Esoteric Dissertations from a One-Track Mind

July 29, 2008

Bertrand Russell: Face to Face Interview

Filed under: culture, math — Tags: — codesmithy @ 9:12 am

Bertrand Russell was an anti-war activist, philosopher and mathematician.  I think he is correct in the conclusion that scientific man can not be at war with itself.  We are much too clever.  We wield great power, but haven’t the sense not to use, nor can we contemplate all the problems we are sure to create.

In The Systems Bible by John Gall, it states

Destiny is largely a set of unquestioned assumptions.

Gall gives this piece of wisdom with respect to problem avoidance.

If you’re not there, the accident can happen without you.

Avoiding catastrophe can be a lot easier than dealing with it.

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July 13, 2008

Ramanujan and 1729

Filed under: books, math — Tags: , , — codesmithy @ 11:32 am

I’ve been reading The Oxford Book of Modern Science Writing an anthology put together by Richard Dawkins.  It provides another good reason why life is far more interesting than the human imagination.  In it, there is a piece by C. P. Snow that speaks of relationship between Ramanujan and G. H. Hardy.  Ramanujan died at the age of 32. I can’t help but wonder what discoveries he would have made if his life had not been tragically cut short.

G. H. Hardy deserves credit for being able to recognize genius when it confronted him, especially since some of his colleagues apparently didn’t.  Hardy is said to have made the following comment about Ramanujan’s work: “must be true, because, if they were not true, no one would have the imagination to invent them.”  This dynamic is related by Snow in a anecdote he relays when Hardy visits Ramanujan in the hospital.

Hardy used to visit him, as he lay dying in hospital at Putney.  It was on one of those visits that there happened the incident of the taxicab number.  Hardy had gone out to Putney by taxi, as usual his chosen method of conveyance.  He went into the room where Ramanujan was lying.  Hardy, always inept about introducing a conversation, said, probably without a greeting, and certainly as his first remark: ‘I thought the number of my taxicab was 1729.  It seemed to me rather a dull number.’  To which Ramanujan replied: ‘No, Hardy!  No, Hardy!  It is a very interesting number.  It is the smallest number expressible as the sum of two cubes in two different ways.’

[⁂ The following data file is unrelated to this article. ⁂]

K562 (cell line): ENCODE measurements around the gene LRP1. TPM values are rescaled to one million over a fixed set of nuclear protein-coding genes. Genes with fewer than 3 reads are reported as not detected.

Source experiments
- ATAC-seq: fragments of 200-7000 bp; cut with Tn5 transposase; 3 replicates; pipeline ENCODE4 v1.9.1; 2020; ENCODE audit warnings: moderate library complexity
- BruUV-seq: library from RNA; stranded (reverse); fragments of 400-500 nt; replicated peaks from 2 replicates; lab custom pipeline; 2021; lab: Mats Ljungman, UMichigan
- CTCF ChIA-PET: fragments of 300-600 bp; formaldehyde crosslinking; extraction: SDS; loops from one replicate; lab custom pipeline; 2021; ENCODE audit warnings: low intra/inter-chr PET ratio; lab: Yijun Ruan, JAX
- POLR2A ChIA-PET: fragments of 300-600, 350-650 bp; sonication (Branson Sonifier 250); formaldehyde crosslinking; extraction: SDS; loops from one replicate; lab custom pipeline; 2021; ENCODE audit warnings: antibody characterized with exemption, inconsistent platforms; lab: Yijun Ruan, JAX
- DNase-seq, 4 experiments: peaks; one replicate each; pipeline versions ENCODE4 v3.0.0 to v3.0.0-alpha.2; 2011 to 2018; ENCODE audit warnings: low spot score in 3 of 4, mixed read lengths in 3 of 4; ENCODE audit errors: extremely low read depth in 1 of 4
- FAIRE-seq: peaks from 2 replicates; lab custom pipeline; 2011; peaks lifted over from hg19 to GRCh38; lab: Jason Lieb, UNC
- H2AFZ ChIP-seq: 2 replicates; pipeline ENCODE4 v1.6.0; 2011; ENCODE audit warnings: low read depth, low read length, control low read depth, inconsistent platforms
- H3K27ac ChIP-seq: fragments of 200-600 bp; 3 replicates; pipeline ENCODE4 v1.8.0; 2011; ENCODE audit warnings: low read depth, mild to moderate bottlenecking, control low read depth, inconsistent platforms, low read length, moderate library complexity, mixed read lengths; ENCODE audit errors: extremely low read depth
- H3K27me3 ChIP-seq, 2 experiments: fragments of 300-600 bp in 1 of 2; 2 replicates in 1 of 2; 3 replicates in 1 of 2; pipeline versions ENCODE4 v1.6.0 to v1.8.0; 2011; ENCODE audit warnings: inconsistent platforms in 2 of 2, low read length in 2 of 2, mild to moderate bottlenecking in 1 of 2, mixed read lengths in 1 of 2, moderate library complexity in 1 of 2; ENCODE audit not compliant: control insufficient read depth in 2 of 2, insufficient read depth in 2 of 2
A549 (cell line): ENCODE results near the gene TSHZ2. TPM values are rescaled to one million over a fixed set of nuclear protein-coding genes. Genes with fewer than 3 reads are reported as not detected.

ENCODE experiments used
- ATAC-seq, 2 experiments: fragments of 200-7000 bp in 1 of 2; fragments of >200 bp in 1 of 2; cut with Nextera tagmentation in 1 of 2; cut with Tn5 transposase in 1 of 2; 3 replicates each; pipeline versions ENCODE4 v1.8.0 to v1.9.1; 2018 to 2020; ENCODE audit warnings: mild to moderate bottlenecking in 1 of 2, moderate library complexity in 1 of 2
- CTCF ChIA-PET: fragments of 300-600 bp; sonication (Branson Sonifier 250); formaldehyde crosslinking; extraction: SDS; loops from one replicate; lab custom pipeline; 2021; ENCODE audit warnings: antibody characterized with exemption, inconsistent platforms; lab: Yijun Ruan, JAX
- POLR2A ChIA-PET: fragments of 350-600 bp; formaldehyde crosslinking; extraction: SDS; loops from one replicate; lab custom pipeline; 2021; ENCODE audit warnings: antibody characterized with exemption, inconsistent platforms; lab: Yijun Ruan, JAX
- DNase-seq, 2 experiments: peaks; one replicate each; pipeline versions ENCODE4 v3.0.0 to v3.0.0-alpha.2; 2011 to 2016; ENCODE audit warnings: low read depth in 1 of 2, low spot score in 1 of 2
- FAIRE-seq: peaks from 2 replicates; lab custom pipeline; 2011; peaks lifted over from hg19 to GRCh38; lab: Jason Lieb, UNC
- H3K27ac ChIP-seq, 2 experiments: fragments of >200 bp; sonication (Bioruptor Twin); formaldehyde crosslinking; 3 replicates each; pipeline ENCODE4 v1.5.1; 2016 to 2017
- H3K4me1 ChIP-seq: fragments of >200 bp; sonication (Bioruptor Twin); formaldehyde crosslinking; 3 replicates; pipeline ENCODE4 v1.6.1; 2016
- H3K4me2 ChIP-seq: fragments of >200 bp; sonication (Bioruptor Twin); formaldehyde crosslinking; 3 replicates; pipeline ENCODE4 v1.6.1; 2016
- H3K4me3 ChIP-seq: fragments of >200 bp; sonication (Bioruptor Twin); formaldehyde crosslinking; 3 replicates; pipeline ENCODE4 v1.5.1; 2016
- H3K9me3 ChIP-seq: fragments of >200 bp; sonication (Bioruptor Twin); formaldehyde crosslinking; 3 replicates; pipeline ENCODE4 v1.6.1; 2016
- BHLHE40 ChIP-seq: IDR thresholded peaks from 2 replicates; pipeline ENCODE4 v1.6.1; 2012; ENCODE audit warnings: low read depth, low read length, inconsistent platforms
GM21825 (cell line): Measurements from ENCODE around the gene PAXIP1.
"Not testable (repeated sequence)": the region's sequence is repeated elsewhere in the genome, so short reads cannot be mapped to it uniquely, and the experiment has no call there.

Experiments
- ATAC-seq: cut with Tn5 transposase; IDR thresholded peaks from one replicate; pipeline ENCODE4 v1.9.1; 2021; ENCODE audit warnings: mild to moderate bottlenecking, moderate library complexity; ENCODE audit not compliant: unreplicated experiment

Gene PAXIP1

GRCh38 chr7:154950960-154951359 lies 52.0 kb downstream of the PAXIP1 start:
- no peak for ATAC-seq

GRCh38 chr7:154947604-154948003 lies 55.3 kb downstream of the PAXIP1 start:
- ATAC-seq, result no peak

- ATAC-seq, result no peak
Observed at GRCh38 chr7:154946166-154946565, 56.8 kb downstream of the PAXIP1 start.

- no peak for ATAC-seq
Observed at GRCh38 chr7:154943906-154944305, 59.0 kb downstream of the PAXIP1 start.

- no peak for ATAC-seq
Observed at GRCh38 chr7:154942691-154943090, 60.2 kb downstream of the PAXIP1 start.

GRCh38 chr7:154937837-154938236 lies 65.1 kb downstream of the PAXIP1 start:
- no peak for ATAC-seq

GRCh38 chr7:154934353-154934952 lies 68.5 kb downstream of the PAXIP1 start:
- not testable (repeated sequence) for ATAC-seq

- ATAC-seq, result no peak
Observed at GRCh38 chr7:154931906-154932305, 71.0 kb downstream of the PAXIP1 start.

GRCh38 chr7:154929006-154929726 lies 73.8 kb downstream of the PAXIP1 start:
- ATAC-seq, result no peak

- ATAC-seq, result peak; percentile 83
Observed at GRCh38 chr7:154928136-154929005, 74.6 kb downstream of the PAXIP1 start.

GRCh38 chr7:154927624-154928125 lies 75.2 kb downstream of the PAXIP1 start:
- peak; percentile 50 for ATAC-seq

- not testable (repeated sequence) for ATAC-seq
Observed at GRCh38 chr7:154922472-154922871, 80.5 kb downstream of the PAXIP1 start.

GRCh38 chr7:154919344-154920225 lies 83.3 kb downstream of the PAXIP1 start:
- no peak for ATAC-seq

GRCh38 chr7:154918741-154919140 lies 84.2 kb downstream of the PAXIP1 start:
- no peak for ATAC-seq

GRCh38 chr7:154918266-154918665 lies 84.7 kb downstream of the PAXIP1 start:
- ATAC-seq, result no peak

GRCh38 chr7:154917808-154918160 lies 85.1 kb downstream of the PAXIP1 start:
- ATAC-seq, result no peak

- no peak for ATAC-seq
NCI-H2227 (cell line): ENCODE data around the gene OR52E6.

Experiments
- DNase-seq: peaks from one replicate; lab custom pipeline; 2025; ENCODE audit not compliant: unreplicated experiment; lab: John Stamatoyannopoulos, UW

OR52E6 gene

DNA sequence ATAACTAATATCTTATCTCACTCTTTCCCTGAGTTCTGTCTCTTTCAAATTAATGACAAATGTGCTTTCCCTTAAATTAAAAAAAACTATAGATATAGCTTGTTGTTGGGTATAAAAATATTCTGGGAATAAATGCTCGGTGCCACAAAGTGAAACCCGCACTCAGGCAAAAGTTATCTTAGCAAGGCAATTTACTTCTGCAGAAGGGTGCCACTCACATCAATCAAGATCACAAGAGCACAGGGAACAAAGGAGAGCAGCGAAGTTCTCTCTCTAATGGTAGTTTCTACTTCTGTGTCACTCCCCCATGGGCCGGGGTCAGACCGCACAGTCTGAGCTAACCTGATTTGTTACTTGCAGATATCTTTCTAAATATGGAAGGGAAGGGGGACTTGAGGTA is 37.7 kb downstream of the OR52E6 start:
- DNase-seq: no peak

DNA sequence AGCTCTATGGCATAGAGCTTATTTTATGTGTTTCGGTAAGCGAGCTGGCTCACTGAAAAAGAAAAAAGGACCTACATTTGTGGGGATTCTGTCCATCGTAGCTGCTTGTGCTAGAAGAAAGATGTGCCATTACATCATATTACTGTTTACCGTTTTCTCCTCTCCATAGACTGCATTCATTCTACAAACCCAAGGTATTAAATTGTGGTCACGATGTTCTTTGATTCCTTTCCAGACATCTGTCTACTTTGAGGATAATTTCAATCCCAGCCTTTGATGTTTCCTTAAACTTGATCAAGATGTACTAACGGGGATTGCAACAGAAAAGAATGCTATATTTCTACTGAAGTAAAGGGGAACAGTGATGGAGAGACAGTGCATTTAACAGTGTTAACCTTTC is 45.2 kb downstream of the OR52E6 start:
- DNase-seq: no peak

That is the exchange as Hardy recorded it.  It must be substantially accurate.  He was the most honest of men; and further, no one could possibly have invented it.

How someone just knows that, I will never know.  But from the informal glancing at Ramanujan’s work, he saw numbers differently.  How much of this was a product of not being substantially formally educated, I don’t know.  I do think that learning in a more open-ended fashion, as Ramanujan did, has benefits.  Hardy made some remarks in a similar vein.

Regardless, I double-checked Ramanujan assertion, although there are a few caveats.  Since we are dealing with cubes, we will limit ourselves to whole numbers.  The sum of cubes that one arrives at 1729 are 1^3 + 12^3 = 1729 and 9^3 + 10^3 = 1729.  1729 turns out to be smallest.  The two distinct sum sequence is as follows.

1 12 9 10 1729
2 16 9 15 4104
2 24 18 20 13832
10 27 19 24 20683

In the context of the book, it is meant to show how people of a scientific persuasion see the world differently.  Where one person sees something bland, another sees it as a source of wonder.  In a certain sense, every number has something special about it.  Ramanujan’s gift was seeing what that special thing was.

July 15, 2007

Incorrect Mathematical Proofs

Filed under: math, random — codesmithy @ 2:37 am

Digg ran a story that showed an fallacious proof that 1 = 2 using complex numbers. This is a rehash of the 0 = 1 fallacy. Which goes something like this.

  1. a = b
  2. a – b = 0 (subtract both sides by b)
  3. (a – b)/(a – b) = 0 / (a-b) (divide both sides by a – b)
  4. 1 = 0 (simplify)

Although there tends to be some steps in between to mask the a – b step. Since a and b are equal, we are clearly dividing by zero producing the nonsensical result. The divide by 0 is a common caveat that might be forgotten in the factor and divide rule, especially when it is masked by unknowns.

In more advanced math, more seeming oddities can sometimes arise. Such as the following proof, posted in the thread discussion.

  1. e^(pi * i) + 1 = 0
  2. e^(pi * i) = -1 (subtract 1)
  3. e^(pi * i) * e^(pi * i) = 1 (square both sides)
  4. ln e^(2 * pi * i) = ln 1 (take the ln of both sides)
  5. 2 * pi * i = 0 (simplify)

Every thing is fine up to step 5. Although, it looks fairly innocuous. Because ln is usually defined as ln y = x where y = e^x, so it would seem that ln e^x would be x, by definition. Although, the way we evaluate e^(y) changes slightly when y is complex. Namely, e^(a + b * i) = e^a * cos(b) + e^a * sin(b) * i. Therefore, the ln must take this into account, the proper definition for complex numbers is ln(e^a * cos(b) + e^a * sin(b) * i) = a + b * i. In short, we can’t leave the i in the exponent when dealing with complex numbers and taking the ln.

Using the correct definition, we evaluate e^(2 * pi * i) = 1 * cos(2*pi) + 1 * sin(2 * pi) * i = 1 + 0i = 1. ln 1 = 0, where we reach the correct solution.

This particular fallacy is possibly because of the nature of the sin and cos evaluation, it is fairly trivial to prove e^(a + b * i) = e^(a + (2 * pi * k + b) * i) where k is an integer, which this particular fallacious proof was exploiting in a hidden way. Since, everyone would recognize e^(2 * pi * i) = e^0, ln e^0 = 0.

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